This examination of the discourses about food and health and the discussion of their ethical significance for personalized nutrition have thus resulted in a view that advocates an integrated understanding of food and a holistic concept of health as the most supportive for personalized nutrition. This raises the question, how social and cultural concepts of food and holistic concepts of health are related to the aim of individualization in personalized nutrition. The individualizing aim of personalized nutrition is based on the increasing understanding of individual differences regarding health effects of food intake. As the scientific understanding of the interaction between food and health with regard to genetic variation and the influence of different nutrients on the expression of the genome grows, personalized nutritional advice seems to provide a significant complement to population based nutritional advice. The vision of personalized nutrition is thus to provide individuals with personalized dietary advice in order to optimize means of health promotion. Social and cultural concepts of food and holistic concepts of health seem to provide a basis for an important modification of the individualizing aim of personalized nutrition. In combination with each other, they highlight a view of the individual and the social or cultural as intertwined. An integrated concept of food emphasizes the individual as part of a social and cultural context. It also stresses scientific aspects of individual differences regarding food intake. A holistic concept of health emphasizes the need to differentiate individual ambitions and preferences from general, biostatistical definitions of health. Altogether, individualization appears in these concepts as an aim to be strived for within social and cultural concepts. The aim of personalized nutrition is thus supportive of a view of the individual as embedded in social and cultural contexts. As a consequence of its individualized approach, personalized nutrition should be seen not as a substitute but as complementary to more global preventive programs.

Footnotes
1

This conclusion does not deny the extreme importance of pain and suffering. It is, for instance, impossible to make a phenomenological analysis of the typical case of illness without paying attention to suffering. For full-fledged and penetrating such analyses, see Toombs (1992). For an interesting attempt to amalgamate the notions of disability and suffering, see Van Hooft (1998).

 

Notes

Declarations

Conflict of interest

None.

Authors’ Affiliations

(1)
School of Education and Communication, Jönköping University
(2)
Department of Research and Development, University College Zealand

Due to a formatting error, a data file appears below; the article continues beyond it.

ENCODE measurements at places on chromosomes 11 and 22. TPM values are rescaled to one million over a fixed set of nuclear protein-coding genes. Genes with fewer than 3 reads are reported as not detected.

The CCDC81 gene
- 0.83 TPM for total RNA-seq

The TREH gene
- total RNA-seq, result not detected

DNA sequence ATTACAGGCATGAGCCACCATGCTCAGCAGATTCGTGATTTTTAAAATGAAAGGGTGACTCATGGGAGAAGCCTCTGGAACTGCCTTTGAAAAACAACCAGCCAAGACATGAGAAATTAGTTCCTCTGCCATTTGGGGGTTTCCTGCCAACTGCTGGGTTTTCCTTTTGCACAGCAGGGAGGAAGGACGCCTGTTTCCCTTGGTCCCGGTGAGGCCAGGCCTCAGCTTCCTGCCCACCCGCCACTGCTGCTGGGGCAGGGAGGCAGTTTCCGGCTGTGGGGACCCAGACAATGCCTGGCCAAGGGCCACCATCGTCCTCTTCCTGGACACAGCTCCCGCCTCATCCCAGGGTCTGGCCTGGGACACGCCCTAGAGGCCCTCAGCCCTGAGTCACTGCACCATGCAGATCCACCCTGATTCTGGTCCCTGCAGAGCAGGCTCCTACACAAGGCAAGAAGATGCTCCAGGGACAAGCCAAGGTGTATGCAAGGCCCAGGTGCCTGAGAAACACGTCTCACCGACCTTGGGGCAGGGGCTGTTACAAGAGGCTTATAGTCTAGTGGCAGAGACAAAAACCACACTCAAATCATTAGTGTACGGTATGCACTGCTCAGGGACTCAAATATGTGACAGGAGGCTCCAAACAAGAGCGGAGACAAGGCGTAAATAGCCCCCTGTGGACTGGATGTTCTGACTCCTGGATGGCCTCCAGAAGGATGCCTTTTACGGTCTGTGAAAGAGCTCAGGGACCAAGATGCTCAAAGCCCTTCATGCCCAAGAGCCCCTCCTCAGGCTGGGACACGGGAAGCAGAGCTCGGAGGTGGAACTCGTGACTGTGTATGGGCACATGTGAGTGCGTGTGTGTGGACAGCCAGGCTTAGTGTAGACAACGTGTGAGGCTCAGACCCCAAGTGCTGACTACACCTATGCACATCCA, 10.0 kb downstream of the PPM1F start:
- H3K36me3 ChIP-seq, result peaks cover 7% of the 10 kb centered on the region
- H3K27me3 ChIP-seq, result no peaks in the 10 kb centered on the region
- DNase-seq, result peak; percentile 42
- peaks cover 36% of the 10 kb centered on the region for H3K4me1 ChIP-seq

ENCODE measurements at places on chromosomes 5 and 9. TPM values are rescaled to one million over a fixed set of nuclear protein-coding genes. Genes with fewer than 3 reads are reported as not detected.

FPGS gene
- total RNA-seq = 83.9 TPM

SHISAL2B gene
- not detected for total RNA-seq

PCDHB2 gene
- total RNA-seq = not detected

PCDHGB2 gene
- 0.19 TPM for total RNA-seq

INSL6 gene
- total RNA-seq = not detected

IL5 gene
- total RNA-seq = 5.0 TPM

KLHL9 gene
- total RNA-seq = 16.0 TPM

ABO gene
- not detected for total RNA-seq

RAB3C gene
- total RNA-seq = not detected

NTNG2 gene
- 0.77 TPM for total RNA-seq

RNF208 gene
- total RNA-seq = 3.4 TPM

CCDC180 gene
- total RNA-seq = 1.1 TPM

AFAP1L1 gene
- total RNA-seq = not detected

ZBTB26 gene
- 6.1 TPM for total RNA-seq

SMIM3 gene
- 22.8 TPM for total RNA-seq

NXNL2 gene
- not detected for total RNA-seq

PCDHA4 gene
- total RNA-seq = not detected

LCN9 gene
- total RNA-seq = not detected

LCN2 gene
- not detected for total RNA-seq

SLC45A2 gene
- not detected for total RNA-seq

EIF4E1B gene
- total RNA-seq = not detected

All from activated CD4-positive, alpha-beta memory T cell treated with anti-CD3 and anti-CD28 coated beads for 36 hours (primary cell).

(3)
Department of Arts and Cultural Sciences, Lund University
(4)
Department of Medical and Health Sciences, Linköping University
(5)
Ethics Unit, Centre for Theology and Religious Studies, Lund University

References

  1. Adams C (1990) The sexual politics of meat: a feminist-vegetarian critical theory. Continuum Publishing, New YorkGoogle Scholar
  2. Avakian AJ (1997) Through the kitchen window. Women writers celebrate food and cooking. Beacon Press, BostonGoogle Scholar
  3. Belasco W, Scranton P (eds) (2002) Food nations. Selling taste in consumer societies. Routledge, New YorkGoogle Scholar
  4. Bell D, Valentine G (1997) Consuming geographies—we are what we eat. Routledge, LondonGoogle Scholar
  5. Bergmann MM, Görman U, Mather JC (2008) Bioethical considerations for human nutrigenomics. Annu Rev Nutr 28(1):447–467PubMedView ArticleGoogle Scholar
  6. Boorse C (1977a) Health as a scientific concept. Phil Sci 44:542–573View ArticleGoogle Scholar
  7. Boorse C (1997b) Rebuttal on health. In: Humber J, Almeder R (eds) What is disease?. Humana Press, Totowa, NJ, pp 1–134View ArticleGoogle Scholar
  8. Bourdieu P (1984) Distinctions. A social critique on the judgment of taste. Routledge, LondonGoogle Scholar
  9. Castle D, Cline C, Daar AS, Tsamis C, Singe PA (2007) Science, society, and the supermarket. The opportunities and challenges of nutrigenomics. Wiley, HobokenGoogle Scholar
  10. Coff C (2006) The taste for ethics. An ethic of food consumption. Springer, DordrechtGoogle Scholar
  11. Counihan C (1999) The anthropology of food and body. Gender, meaning and power. Routledge, New YorkGoogle Scholar
  12. DeVault M (1991) Feeding the family: the social organization of caring as gendered work. University of Chicago Press, ChicagoGoogle Scholar
  13. Douglas M (1972) Deciphering a meal. Daedalus 101:1Google Scholar
  14. Falk P (1994) The consuming body. Sage, LondonGoogle Scholar
  15. Fischler C (1988) Food, self and identity. Soc Sci Info 19:937–953View ArticleGoogle Scholar
  16. Gabaccia D (1998) We are what we eat. Ethnic food and the making of Americans. Cambridge University Press, CambridgeGoogle Scholar
  17. Goody J (1982) Cooking, cuisine and class. Cambridge University Press, CambridgeView ArticleGoogle Scholar
  18. Görman U (2006) Ethical issues raised by personalized nutrition based on genetic information. Genes Nutr 1(1):13–22PubMedView ArticleGoogle Scholar
  19. Lappé FM, Collins J (1986) World hunger: twelve myths. Grove Press, New YorkGoogle Scholar
  20. Levi-Strauss C (1970) The raw and the cooked. Jonathan Cape, LondonGoogle Scholar
  21. Liss PE (1993) Health care need. Aldershot, AveburyGoogle Scholar
  22. Lupton D (1996) Food, the body and the self. SAGE, LondonGoogle Scholar
  23. Maslow A (1970) Motivation and personality. Harper & Row, New YorkGoogle Scholar
  24. Mauss M [1950] (1990) The gift. Routledge, LondonGoogle Scholar
  25. Nordenfelt L (1995) On the nature of health: an action-theoretic approach, 2nd edn. Kluwer Academic Publisher, DordrechtView ArticleGoogle Scholar
  26. Nordenfelt L (2000) Action, ability and health: essays in the philosophy of action and welfare. Kluwer Academic Publishers, DordrechtView ArticleGoogle Scholar
  27. Nordenfelt L (2001) Health, science, and ordinary language. Rodopi, AmsterdamGoogle Scholar
  28. Nordenfelt L (2004) The logic of health concepts. In: Khushf G (ed) Handbook of bioethics: taking stock of the field from a philosophical perspective. Kluwer Academic Publishers, Dordrecht, pp 205–222Google Scholar
  29. Toombs SK (1992) The meaning of illness: a phenomenological account of the different perspectives of physician and patient. Kluwer Academic Publishers, DordrechtGoogle Scholar
  30. Van Hooft S (1998) Suffering and the goals of medicine. Med Health Care Philos 1:125–131PubMedView ArticleGoogle Scholar

Copyright

© Springer-Verlag Berlin Heidelberg 2013